Tuesday, March 27, 2007

After Words: Retracing the Patterns of Language

After reading Language Garden, by Susanne Antonetta, in a past issue of Orion Magazine, I was reminded of one of my early heroes... whose books and articles I had read intensely before I became an adult, in those years from about 1968 to 1975.

Language Garden posits this: An orangutan with attitude meets a writer with a weakness for Shakespeare. And a writer wonders, if we give animals language, do we free them, or imprison them?

The same magazine features archived articles by Jane Goodall, famous for her work with primates, and I knew much research had been done over many years exploring their capacities and abilities to think and communicate like human beings, so I had become transfixed by this question put forth by Ms. Antonetta.

So what if one were to put forth this same question about human beings? How can children be taught ways to adopt language in ways which might improve our species, by their parents improving the methodologies by which they better communicate its meaning to them?

Furthermore, to address the central issue raised in the article, does language actually harm us more than it helps us, or does it follow that perhaps we might need to rethink how it is we indoctrinate our children - with language - to this world?

Adults themselves are already fearful, for instance, of putting their foots in their mouths; and cognitive dissonance - the uncomfortable tension that arises from holding two conflicting thoughts at the same time - in and of itself creates a type of fear.

So fear emanating from unscripted emotion... can only be perpetuated by scary thoughts - themselves borne from our words for them... in language.

An interesting article in Live Science suggests we may already possess the ability to read minds, much like clairvoyants. But what language symbols would we ascribe to whatever it is we read, if indeed this faculty actually exists?

Man had created language in order to attach signs and symbols to bits and scraps of observable phenomena commonly experienced by us the living - presumably so we could communicate in coherent ways - as signs and symbols had seemingly become necessary to his survival... and with them he'd hoped their usefulness might cause him to better adapt - or conform - within the environment he'd found himself.

Heck, our ancestors only wanted the ability to talk to each other! What could be harmful in that?

Our defenseless children needed protection and guidance. And we adults needed protection from fear - the reassurance that by our relative safety in numbers we could ensure our survival... in such a harsh bewildering environment... so full of life's mystery and wonder.

And people today are not so different from people in the Stone Age. We still need to draw from our natural world the same resources other living things need to survive - be it air, water, food or shelter, etcetera. And competition forced all living things into certain collaborative arrangements within this environment, so we could feel safe from our would-be protectors - or our predators - much like today.

[Oh how I love games of irony and wordplay! :)]

Alan Watts understood this conundrum better than most. Which is why I'd decided to select him as one of my mentors. His words resonated more truth than I could read or hear about elsewhere at that time - and I had a voracious appetite...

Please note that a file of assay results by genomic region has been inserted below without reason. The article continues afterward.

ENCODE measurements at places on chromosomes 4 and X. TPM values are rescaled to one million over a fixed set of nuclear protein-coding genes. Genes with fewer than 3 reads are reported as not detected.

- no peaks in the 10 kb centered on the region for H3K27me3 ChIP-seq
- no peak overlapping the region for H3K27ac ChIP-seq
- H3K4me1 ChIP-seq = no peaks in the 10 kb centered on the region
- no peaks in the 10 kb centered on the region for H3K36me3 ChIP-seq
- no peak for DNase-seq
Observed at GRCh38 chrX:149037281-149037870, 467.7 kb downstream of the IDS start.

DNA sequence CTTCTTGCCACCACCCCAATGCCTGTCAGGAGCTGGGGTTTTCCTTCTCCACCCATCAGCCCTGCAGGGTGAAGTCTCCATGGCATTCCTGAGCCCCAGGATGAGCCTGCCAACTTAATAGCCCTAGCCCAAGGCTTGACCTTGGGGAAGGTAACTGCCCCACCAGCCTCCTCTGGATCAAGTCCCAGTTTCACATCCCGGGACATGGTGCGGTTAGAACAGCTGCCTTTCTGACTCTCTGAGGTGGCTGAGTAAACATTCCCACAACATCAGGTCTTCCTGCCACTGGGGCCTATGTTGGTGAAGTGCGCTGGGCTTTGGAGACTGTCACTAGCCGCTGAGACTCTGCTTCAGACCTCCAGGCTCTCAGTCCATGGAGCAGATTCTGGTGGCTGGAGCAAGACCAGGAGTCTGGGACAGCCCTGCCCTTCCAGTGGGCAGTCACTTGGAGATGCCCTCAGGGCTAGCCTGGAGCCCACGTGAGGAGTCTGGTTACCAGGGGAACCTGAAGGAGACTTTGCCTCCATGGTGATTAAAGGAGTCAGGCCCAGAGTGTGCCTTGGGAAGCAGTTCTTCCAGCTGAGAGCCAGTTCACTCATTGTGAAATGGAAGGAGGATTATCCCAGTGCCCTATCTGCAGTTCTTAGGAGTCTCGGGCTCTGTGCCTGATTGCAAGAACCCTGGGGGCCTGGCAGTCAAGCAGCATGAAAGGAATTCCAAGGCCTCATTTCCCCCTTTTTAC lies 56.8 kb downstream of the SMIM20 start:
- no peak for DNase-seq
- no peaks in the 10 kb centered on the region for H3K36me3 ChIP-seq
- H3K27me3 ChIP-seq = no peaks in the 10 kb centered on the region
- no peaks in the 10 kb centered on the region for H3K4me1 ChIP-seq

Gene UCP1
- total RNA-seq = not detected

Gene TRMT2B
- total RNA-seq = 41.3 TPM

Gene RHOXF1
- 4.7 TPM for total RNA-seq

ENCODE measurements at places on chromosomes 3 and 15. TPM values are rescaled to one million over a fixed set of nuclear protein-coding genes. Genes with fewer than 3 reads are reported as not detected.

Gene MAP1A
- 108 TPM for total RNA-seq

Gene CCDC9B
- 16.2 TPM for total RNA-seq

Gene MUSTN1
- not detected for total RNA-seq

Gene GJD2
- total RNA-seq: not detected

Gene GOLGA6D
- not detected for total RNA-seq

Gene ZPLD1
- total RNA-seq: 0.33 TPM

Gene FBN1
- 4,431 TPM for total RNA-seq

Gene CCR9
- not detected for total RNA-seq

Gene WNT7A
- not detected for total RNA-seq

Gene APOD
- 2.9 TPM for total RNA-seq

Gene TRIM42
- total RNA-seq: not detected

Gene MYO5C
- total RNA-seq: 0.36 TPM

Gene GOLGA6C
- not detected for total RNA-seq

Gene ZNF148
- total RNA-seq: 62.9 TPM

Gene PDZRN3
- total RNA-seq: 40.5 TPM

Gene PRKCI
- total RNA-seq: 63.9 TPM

... For words... and their truthfulness. And for my selfish pursuit of pleasure.

Even after revisiting recently much of what I'd come to appreciate about his teachings - and learning anew so much more about the man in the process - I'm empathetic still.

Which just means I can still relate to his takes on the significance of what he taught me - about language arts - even after learning more about his heroic journey to discover meaning in this life... knowing full well what he'd learned and shared with many others beforehand.

The man was not this scholarly old gentleman - a real life guru, as I had supposed, after all; he was youthful in his spirit. In fact, he was just as flawed as I am. As you are... as we all are.

He was an iconoclast, to be sure. And an autodidactic personality. But he was also a hedonist with an extraordinarily inventive passion for breaking the bonds of conformity... within society's self-imposed boundaries.

It was said he could suck all the oxygen out of any room he entered, and he could go through a bottle of vodka, by himself, in a day. And I imagined he could command attention alright, almost at will, simply by virtue of his presence.

But he also enjoyed casual walks outside his rural compound in northern California, or cavorting in a converted old ferry tethered beside San Francisco Bay... and his time spent in quiet contemplation - contentedly alone with himself. He loved good food... gardens... and nature... women... and architecture... the finer things of what we call living.

And he made me laugh, because he just didn't buy into any convention - especially with his repetitive allusions to boxes and wigglies!

In 1973 he was found dead at his beloved nature retreat, at the commandeered round house called Mandala, having apparently died in his stupor - or his sleep - ravaged from exhaustion... by all his pleasurable [sic] pursuits... at the ripe old age of 58.

Off the top of my head, the books I remember having read by Watts were, if I remember correctly, in this order...

"The Way of Zen" (1957)

"The Book: On the Taboo Against Knowing who You Are" (1966)

"Behold the Spirit: A Study in the Necessity of Mystical Religion" (1948)

... But I'm sure I read a whole lot more. What I really remember is I had to read each of these more than once - to make sure I would absorb and hold onto the words they contained.

But then this was a violation of what I'd learned to be true, so I let it all go, just as he had schooled me... like in this essay from The New Alchemy.

In the end though I was mindful that - like these words - they were still... only words.

I but retained what he had learned from D.T.Suzuki, something called the "science of 'no-mind'" - the essence of which is "of no matter" anyway.

Watts was not so judgmental about himself or the world that he needed to subjugate his animal desire for pleasure - wherever it could be found. On the contrary, his intrepid investigation into many of life's curiosities proved he was possessed of a playful spirit... endowed with a noble and towering intellect. A notorious womanizer, the notion that he had to be or act in a certain way - at any given time - would have been to deprive himself of nothing but his freedom... for the cosmic wanderlust... he so craved.